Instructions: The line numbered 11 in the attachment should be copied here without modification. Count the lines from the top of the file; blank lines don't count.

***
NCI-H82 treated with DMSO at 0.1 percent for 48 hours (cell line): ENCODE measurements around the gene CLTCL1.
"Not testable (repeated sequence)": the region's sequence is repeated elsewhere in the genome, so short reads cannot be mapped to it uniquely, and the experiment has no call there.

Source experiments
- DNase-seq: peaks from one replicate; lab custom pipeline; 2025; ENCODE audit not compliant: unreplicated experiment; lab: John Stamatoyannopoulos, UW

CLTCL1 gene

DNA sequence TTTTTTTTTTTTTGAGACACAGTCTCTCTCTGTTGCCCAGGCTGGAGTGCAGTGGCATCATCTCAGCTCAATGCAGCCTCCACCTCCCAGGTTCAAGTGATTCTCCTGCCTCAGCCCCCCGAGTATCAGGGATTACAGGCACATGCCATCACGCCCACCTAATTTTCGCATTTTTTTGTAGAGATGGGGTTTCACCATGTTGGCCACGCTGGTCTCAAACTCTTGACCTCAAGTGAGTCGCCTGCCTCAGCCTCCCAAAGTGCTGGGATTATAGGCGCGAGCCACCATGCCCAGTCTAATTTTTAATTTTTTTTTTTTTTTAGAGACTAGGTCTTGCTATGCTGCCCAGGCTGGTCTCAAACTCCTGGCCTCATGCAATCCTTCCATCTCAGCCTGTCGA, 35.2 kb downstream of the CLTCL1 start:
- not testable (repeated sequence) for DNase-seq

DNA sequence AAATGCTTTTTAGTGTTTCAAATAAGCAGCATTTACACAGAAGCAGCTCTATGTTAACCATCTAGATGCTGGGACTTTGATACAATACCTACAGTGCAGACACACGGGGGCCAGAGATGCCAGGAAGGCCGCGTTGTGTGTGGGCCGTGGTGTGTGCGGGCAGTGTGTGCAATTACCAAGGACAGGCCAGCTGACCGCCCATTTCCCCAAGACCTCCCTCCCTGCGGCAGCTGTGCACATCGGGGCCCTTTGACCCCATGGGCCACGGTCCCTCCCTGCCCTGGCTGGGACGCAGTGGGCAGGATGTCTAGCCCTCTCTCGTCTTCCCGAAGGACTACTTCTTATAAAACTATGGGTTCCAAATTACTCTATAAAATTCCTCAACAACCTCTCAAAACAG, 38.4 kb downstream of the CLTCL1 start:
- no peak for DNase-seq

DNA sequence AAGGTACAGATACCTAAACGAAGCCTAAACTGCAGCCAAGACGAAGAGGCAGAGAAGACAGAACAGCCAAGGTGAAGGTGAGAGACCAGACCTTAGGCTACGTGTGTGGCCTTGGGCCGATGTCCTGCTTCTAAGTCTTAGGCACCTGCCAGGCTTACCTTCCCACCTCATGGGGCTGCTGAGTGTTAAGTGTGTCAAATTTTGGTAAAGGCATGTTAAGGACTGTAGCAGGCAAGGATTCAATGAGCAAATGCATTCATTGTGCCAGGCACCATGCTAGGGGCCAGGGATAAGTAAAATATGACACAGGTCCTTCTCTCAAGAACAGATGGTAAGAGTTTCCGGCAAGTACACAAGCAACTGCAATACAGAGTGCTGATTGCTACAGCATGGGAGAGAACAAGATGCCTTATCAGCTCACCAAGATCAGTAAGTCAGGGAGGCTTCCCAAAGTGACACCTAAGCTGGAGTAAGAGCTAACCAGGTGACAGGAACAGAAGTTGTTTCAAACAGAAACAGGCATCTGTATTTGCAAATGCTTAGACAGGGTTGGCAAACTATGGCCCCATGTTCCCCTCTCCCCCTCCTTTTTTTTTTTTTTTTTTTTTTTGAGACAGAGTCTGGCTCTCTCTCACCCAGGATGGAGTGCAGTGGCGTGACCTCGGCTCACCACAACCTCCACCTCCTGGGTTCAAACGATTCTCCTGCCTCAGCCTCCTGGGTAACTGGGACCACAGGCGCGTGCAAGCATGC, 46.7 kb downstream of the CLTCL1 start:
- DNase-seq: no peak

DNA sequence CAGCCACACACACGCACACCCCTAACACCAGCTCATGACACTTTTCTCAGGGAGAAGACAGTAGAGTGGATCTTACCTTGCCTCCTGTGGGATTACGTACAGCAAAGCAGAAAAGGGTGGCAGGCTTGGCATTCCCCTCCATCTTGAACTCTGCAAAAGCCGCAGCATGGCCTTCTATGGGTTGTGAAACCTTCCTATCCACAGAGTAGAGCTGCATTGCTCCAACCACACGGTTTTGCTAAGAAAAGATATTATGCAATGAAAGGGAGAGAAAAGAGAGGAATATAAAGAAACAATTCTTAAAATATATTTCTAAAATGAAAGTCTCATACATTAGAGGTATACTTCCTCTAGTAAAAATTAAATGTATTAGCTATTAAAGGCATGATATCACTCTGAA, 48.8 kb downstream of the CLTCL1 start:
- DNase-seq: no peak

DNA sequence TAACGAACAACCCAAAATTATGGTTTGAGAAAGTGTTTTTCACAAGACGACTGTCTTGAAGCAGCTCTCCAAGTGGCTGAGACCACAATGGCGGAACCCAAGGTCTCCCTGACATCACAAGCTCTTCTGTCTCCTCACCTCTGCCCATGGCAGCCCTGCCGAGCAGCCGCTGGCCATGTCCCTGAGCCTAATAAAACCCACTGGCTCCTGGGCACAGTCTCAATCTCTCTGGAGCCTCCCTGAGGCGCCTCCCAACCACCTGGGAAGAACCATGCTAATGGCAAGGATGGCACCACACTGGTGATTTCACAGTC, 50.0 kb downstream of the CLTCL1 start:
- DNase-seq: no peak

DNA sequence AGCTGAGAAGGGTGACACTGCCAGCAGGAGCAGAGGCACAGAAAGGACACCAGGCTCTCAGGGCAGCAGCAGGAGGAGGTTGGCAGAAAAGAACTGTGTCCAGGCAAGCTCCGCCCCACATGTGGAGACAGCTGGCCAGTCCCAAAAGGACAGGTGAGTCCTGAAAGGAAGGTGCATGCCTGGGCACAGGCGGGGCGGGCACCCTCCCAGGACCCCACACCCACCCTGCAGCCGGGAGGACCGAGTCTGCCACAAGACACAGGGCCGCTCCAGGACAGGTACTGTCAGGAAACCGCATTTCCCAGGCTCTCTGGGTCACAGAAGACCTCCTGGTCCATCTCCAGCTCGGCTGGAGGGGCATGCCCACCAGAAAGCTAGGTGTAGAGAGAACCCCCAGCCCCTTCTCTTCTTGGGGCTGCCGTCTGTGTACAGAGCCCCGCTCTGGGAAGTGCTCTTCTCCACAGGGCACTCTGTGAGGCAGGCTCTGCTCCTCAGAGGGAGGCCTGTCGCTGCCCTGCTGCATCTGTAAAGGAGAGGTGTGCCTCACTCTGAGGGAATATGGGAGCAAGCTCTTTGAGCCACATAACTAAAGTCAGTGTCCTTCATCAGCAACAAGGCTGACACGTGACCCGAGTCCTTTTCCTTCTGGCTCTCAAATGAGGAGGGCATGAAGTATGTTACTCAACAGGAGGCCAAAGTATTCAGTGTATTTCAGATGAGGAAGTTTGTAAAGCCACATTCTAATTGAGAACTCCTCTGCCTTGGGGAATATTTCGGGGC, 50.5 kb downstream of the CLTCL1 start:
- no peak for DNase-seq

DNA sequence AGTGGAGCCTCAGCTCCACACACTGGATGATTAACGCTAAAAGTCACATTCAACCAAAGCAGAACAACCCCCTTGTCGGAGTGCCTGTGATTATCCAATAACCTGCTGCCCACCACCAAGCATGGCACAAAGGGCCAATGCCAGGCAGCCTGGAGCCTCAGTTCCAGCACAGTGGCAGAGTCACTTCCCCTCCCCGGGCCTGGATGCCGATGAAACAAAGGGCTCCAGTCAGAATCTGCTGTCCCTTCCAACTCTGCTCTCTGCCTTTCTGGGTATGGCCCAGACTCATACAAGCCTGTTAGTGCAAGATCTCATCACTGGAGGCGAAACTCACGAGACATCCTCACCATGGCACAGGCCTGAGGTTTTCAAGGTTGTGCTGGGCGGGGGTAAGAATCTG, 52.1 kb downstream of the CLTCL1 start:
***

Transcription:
- DNase-seq: no peak